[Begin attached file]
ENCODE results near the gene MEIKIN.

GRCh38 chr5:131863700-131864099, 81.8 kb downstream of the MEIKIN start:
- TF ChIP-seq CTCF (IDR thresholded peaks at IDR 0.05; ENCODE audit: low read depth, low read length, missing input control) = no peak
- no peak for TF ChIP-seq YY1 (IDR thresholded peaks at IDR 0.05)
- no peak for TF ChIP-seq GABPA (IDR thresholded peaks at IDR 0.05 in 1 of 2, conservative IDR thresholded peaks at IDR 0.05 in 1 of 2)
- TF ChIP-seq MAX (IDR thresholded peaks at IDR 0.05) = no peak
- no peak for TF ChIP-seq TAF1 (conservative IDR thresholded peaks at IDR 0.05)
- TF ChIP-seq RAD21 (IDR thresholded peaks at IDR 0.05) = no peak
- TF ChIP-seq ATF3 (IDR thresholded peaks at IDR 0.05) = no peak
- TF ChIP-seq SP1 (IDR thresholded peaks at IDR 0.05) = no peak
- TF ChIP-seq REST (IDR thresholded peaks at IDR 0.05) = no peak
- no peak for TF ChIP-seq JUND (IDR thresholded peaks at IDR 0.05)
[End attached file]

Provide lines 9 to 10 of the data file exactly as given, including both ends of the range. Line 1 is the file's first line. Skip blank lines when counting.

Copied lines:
- TF ChIP-seq ATF3 (IDR thresholded peaks at IDR 0.05) = no peak
- TF ChIP-seq SP1 (IDR thresholded peaks at IDR 0.05) = no peak